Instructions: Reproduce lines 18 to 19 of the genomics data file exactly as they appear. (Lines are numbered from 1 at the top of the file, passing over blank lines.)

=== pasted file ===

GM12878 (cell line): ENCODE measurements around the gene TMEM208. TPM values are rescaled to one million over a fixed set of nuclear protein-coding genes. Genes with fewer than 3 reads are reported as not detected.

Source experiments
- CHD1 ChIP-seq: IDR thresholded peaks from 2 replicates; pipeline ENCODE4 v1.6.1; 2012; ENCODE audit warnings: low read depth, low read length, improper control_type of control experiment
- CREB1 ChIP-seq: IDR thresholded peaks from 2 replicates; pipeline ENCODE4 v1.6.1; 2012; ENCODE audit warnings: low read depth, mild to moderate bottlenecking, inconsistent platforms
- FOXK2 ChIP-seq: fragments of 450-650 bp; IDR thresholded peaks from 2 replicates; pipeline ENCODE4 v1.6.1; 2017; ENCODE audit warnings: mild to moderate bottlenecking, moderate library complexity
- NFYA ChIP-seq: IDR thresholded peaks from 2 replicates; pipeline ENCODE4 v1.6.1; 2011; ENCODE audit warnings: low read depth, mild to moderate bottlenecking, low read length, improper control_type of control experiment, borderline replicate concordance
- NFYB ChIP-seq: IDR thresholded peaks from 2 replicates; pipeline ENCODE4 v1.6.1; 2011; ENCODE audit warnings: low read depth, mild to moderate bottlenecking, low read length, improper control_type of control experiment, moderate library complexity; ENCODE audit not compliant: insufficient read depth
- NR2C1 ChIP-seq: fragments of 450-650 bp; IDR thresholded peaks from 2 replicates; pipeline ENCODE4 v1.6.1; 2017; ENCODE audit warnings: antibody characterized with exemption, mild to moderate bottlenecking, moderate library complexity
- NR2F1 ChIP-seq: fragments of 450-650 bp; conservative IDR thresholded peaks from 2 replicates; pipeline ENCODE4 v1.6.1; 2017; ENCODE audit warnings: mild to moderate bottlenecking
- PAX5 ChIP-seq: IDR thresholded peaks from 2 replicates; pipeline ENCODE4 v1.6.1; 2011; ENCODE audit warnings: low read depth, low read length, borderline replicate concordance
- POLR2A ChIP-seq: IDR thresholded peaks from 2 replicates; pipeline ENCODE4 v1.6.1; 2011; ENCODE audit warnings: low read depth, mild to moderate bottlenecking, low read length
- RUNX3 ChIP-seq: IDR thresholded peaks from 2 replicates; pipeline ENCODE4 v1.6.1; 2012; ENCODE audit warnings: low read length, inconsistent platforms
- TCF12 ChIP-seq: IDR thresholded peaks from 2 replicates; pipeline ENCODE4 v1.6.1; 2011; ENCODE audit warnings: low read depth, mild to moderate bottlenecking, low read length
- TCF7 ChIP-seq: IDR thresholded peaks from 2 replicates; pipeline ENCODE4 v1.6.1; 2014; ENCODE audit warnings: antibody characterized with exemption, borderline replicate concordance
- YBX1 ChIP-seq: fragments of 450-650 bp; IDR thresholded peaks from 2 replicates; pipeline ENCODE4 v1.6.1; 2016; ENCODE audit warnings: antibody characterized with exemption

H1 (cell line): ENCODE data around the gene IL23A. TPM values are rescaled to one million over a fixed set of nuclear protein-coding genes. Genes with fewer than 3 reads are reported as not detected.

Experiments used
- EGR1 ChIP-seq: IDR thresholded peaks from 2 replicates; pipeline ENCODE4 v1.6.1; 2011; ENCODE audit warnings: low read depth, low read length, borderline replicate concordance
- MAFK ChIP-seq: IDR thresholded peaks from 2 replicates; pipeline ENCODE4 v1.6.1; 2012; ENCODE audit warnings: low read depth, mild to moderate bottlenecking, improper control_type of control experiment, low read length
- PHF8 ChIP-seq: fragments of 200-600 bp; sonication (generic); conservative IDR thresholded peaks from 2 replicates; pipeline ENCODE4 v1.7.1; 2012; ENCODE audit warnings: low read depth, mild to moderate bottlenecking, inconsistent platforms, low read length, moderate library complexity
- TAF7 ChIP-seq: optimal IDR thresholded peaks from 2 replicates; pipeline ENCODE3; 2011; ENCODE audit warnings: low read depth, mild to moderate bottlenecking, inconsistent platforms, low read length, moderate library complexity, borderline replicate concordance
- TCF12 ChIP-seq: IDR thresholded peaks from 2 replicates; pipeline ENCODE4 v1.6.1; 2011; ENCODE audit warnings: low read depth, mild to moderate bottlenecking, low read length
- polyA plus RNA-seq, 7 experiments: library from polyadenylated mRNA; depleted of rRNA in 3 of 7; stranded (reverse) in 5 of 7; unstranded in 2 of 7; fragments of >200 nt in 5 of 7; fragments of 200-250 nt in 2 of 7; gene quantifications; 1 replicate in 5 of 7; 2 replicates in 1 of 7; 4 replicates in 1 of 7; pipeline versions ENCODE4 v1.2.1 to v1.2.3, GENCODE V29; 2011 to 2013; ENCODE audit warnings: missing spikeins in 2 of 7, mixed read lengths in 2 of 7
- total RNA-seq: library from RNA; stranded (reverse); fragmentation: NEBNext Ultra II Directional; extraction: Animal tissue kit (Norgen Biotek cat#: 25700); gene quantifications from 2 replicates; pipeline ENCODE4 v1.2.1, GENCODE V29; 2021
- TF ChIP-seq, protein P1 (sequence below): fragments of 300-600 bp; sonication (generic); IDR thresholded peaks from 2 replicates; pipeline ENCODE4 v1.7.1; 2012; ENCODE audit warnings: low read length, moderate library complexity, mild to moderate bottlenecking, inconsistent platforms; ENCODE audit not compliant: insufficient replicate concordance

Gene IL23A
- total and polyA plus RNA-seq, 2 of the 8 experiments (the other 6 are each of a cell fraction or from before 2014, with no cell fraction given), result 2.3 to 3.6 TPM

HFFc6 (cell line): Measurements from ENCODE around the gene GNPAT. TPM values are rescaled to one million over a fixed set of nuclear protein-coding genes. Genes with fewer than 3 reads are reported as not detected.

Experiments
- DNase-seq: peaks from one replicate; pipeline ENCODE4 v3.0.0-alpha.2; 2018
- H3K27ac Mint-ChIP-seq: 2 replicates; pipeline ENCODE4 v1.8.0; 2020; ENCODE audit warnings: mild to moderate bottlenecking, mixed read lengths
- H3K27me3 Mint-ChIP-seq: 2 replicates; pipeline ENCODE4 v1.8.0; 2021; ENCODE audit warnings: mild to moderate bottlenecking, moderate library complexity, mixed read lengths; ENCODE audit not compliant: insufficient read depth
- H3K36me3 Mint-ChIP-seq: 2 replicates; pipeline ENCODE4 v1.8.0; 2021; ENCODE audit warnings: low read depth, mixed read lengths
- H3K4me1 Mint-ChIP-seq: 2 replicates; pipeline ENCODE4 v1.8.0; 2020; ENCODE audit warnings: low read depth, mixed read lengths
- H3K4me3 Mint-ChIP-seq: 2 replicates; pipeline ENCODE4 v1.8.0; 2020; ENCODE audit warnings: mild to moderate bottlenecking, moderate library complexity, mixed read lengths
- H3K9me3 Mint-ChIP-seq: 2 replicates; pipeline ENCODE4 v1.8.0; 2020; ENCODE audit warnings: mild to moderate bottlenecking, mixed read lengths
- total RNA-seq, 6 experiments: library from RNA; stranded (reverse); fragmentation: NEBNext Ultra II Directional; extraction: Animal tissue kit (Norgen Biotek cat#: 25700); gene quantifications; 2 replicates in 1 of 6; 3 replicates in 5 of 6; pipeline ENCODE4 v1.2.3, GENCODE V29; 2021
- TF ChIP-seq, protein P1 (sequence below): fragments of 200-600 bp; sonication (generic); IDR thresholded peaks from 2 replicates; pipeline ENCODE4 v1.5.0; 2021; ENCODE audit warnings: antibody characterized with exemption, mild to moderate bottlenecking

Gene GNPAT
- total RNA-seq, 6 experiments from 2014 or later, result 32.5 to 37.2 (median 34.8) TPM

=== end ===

- EGR1 ChIP-seq: IDR thresholded peaks from 2 replicates; pipeline ENCODE4 v1.6.1; 2011; ENCODE audit warnings: low read depth, low read length, borderline replicate concordance
- MAFK ChIP-seq: IDR thresholded peaks from 2 replicates; pipeline ENCODE4 v1.6.1; 2012; ENCODE audit warnings: low read depth, mild to moderate bottlenecking, improper control_type of control experiment, low read length